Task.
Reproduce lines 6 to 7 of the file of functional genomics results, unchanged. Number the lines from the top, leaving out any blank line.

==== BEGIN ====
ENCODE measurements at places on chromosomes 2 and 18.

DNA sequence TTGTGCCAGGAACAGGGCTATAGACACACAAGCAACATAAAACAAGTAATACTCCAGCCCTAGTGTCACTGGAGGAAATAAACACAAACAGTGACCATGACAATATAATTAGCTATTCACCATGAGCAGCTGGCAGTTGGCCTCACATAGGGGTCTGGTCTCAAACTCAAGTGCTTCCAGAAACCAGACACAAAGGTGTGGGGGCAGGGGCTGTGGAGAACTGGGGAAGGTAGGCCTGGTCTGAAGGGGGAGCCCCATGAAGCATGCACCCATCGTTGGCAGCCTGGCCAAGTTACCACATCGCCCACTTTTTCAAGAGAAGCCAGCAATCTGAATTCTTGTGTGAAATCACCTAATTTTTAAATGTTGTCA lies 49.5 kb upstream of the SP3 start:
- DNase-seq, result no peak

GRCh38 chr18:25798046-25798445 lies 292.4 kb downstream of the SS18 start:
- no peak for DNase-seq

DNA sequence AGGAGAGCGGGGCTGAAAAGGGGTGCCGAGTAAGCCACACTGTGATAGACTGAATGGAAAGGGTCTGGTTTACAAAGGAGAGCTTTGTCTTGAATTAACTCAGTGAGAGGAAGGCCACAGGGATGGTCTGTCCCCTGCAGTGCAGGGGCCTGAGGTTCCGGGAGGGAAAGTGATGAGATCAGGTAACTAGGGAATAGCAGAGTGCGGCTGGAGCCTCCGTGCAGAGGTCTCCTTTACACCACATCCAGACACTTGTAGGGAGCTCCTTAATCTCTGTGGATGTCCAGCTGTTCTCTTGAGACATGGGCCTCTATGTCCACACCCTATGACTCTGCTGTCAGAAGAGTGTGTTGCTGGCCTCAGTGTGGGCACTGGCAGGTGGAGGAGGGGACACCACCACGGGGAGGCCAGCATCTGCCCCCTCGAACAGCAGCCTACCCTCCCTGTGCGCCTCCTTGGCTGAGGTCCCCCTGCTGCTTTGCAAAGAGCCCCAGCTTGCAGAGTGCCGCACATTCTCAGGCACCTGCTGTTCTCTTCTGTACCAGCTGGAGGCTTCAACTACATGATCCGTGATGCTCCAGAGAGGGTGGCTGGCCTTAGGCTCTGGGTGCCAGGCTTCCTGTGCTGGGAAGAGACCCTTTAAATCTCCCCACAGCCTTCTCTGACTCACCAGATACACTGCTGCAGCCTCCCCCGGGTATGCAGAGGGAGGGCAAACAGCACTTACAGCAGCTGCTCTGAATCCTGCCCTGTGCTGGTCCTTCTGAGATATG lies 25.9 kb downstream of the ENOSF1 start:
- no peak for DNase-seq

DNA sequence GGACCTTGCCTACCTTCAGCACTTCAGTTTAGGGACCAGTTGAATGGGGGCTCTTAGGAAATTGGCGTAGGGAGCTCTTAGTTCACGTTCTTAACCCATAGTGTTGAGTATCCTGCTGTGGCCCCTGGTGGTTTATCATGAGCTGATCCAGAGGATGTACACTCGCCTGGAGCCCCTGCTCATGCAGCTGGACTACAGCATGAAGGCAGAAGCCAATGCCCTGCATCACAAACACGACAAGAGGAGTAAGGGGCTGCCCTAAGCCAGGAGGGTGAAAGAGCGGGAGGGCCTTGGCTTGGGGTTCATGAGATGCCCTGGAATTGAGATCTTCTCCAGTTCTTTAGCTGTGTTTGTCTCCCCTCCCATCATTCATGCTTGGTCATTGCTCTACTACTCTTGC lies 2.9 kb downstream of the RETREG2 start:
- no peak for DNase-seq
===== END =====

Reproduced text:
DNA sequence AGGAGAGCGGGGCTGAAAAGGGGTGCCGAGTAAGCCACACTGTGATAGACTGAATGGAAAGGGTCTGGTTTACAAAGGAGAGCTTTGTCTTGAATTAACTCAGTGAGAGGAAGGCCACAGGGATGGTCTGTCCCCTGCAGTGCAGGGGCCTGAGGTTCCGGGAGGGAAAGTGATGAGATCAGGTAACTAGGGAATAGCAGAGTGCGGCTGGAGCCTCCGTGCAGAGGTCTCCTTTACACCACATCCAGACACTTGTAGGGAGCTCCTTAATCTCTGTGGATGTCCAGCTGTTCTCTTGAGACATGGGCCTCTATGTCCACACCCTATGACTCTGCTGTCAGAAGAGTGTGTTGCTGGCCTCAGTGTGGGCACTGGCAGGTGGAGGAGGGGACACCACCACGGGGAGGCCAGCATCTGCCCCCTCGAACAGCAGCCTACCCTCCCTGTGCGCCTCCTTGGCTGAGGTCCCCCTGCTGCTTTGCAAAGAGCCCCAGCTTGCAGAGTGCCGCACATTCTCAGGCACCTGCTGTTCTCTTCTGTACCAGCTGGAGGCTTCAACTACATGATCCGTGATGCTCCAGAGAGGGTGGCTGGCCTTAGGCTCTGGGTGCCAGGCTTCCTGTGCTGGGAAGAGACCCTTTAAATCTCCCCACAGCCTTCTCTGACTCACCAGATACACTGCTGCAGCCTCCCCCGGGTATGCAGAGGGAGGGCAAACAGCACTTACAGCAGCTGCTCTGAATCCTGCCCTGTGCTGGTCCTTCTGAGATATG lies 25.9 kb downstream of the ENOSF1 start:
- no peak for DNase-seq